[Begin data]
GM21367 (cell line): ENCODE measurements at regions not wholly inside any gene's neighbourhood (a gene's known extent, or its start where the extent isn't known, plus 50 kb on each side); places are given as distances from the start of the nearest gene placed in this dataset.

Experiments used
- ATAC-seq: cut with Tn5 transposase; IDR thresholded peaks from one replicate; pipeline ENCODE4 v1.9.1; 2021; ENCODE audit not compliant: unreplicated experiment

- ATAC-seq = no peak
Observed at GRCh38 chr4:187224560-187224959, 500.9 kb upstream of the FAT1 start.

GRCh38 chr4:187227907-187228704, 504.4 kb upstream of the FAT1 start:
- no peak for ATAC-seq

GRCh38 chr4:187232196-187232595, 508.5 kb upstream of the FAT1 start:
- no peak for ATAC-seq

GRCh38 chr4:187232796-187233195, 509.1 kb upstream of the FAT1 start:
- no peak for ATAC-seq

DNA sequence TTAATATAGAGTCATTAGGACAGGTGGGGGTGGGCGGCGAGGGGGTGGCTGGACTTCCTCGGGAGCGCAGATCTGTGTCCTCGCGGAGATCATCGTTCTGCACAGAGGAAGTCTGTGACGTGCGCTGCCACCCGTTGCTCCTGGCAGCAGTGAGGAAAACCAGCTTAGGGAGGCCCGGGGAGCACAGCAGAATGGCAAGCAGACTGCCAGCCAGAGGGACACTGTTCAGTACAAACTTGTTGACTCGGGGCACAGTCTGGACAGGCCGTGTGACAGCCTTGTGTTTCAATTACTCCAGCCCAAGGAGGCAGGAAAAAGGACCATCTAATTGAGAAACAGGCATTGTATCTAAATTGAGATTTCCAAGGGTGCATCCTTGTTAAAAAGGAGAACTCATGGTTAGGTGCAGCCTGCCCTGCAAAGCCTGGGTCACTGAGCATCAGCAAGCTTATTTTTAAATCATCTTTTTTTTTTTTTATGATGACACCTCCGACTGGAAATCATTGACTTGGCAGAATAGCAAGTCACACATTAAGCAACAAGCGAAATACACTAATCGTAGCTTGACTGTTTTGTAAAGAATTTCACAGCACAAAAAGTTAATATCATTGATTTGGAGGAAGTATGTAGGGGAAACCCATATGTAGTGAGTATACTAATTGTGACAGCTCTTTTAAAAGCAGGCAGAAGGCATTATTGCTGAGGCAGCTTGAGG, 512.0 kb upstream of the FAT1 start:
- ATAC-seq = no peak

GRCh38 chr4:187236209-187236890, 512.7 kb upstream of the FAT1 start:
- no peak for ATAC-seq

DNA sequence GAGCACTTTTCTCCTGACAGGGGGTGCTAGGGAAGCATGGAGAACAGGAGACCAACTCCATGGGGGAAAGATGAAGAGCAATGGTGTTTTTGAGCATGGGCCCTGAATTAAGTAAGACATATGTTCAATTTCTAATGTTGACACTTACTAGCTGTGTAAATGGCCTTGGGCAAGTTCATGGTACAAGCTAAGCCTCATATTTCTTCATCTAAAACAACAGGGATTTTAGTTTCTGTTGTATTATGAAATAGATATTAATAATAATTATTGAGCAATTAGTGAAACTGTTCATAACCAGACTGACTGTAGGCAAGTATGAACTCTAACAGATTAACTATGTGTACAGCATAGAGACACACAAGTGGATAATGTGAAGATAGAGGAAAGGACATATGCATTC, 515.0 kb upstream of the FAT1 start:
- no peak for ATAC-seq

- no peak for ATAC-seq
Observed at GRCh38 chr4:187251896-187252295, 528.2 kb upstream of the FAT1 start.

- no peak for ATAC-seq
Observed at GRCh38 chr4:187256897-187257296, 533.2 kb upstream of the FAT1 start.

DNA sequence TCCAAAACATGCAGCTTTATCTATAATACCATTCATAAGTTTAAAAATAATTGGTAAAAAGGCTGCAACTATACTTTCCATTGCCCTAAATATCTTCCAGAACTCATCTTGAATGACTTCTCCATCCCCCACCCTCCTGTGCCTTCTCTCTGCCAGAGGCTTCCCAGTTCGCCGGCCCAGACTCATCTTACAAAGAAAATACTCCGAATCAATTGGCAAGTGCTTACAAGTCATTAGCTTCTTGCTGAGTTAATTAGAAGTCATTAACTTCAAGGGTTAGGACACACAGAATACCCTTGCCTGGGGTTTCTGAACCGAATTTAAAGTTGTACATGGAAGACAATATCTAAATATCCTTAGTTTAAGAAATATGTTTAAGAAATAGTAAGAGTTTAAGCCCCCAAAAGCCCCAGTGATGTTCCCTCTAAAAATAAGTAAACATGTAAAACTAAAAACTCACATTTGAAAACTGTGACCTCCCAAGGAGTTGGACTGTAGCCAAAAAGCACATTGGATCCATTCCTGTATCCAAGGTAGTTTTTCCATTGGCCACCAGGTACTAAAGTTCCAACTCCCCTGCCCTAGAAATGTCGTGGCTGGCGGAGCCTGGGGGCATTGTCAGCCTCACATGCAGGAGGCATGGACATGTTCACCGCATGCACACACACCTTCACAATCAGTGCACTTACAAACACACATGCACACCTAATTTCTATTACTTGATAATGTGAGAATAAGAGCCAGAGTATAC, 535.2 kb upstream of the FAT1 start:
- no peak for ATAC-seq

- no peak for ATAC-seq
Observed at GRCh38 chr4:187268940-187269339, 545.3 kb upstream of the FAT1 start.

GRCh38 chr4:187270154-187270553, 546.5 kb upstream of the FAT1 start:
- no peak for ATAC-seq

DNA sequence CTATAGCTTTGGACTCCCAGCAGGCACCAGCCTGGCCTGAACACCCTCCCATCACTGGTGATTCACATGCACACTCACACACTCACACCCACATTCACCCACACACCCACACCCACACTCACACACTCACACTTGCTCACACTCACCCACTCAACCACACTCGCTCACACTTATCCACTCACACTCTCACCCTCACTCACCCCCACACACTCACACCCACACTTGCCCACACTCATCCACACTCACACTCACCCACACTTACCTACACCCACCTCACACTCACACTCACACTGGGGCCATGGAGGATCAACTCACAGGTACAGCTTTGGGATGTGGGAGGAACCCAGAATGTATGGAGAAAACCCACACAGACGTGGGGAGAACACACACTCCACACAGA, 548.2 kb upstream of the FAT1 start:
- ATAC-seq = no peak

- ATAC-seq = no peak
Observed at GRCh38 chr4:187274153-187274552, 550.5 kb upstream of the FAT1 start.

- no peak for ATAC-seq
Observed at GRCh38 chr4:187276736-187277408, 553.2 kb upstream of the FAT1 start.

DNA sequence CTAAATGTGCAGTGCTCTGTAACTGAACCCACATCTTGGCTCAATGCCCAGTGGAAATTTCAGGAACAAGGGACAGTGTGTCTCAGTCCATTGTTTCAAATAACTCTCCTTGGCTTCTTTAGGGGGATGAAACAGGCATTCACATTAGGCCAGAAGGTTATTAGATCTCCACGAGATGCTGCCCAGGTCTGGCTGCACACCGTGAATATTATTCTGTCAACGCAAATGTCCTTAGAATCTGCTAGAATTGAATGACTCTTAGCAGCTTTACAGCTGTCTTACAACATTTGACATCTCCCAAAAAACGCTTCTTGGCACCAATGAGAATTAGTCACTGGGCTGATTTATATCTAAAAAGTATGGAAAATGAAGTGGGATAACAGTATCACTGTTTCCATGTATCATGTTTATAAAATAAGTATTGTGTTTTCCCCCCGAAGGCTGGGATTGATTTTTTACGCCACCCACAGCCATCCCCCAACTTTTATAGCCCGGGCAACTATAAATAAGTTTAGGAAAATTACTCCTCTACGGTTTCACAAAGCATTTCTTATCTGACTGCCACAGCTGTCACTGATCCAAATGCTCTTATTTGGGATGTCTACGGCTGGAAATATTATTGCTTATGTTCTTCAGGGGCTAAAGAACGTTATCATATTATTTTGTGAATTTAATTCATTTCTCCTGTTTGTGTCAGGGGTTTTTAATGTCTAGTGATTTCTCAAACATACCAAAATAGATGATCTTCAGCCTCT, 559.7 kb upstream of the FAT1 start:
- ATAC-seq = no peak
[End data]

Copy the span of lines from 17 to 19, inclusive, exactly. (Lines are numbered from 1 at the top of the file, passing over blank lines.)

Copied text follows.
- no peak for ATAC-seq

- no peak for ATAC-seq
Observed at GRCh38 chr4:187251896-187252295, 528.2 kb upstream of the FAT1 start.